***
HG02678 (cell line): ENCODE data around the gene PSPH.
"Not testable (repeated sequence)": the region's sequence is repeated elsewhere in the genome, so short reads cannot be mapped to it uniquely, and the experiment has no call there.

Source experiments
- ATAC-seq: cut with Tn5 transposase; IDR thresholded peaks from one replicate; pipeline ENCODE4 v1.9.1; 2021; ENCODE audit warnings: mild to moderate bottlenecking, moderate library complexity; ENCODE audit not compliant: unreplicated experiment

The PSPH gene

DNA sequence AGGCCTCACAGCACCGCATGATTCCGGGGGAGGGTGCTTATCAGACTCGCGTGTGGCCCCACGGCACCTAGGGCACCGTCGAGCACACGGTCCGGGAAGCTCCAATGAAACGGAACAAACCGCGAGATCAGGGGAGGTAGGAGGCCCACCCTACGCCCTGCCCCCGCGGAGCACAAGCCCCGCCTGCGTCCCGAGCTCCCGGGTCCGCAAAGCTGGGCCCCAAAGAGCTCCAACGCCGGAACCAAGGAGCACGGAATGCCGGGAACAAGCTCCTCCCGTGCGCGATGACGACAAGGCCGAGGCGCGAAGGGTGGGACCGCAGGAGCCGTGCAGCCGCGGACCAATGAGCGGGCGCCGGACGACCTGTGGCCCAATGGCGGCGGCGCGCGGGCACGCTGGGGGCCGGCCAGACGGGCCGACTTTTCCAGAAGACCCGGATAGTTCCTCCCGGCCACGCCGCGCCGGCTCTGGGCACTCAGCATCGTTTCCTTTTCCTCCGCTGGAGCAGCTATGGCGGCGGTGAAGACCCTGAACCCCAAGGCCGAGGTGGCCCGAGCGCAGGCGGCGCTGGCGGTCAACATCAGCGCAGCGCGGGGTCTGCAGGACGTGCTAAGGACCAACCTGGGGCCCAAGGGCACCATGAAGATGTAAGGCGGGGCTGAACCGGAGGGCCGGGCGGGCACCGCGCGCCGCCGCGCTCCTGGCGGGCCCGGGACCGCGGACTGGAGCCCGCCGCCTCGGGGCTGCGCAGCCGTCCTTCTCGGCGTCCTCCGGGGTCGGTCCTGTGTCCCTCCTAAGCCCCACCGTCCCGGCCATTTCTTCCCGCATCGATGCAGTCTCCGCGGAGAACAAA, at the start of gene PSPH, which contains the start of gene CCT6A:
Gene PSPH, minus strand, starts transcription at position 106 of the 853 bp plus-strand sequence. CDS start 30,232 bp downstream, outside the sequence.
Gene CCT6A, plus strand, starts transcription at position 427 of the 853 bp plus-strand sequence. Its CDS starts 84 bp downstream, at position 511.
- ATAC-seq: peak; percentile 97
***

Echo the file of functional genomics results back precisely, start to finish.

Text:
HG02678 (cell line): ENCODE data around the gene PSPH.
"Not testable (repeated sequence)": the region's sequence is repeated elsewhere in the genome, so short reads cannot be mapped to it uniquely, and the experiment has no call there.

Source experiments
- ATAC-seq: cut with Tn5 transposase; IDR thresholded peaks from one replicate; pipeline ENCODE4 v1.9.1; 2021; ENCODE audit warnings: mild to moderate bottlenecking, moderate library complexity; ENCODE audit not compliant: unreplicated experiment

The PSPH gene

DNA sequence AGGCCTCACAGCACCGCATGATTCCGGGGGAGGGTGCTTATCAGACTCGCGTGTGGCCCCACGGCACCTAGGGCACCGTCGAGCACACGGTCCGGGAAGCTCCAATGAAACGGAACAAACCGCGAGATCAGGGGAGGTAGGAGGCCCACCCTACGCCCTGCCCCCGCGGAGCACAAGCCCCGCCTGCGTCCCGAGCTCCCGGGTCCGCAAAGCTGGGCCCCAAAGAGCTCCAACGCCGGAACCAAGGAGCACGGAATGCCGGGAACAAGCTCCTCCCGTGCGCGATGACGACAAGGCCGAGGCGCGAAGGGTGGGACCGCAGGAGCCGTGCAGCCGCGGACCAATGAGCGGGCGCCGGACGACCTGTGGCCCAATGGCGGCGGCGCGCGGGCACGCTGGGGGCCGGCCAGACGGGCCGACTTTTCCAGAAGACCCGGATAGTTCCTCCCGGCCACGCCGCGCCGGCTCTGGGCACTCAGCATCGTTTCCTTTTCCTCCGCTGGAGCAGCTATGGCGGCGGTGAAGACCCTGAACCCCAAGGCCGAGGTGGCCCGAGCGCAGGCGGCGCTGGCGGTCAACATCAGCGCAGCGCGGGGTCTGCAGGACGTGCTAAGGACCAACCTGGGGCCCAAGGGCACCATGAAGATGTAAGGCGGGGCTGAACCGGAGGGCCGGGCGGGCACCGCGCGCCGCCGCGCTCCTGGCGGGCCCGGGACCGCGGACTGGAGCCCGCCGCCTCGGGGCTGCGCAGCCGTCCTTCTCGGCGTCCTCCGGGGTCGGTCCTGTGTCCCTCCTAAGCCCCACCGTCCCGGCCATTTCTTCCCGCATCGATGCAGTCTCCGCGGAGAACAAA, at the start of gene PSPH, which contains the start of gene CCT6A:
Gene PSPH, minus strand, starts transcription at position 106 of the 853 bp plus-strand sequence. CDS start 30,232 bp downstream, outside the sequence.
Gene CCT6A, plus strand, starts transcription at position 427 of the 853 bp plus-strand sequence. Its CDS starts 84 bp downstream, at position 511.
- ATAC-seq: peak; percentile 97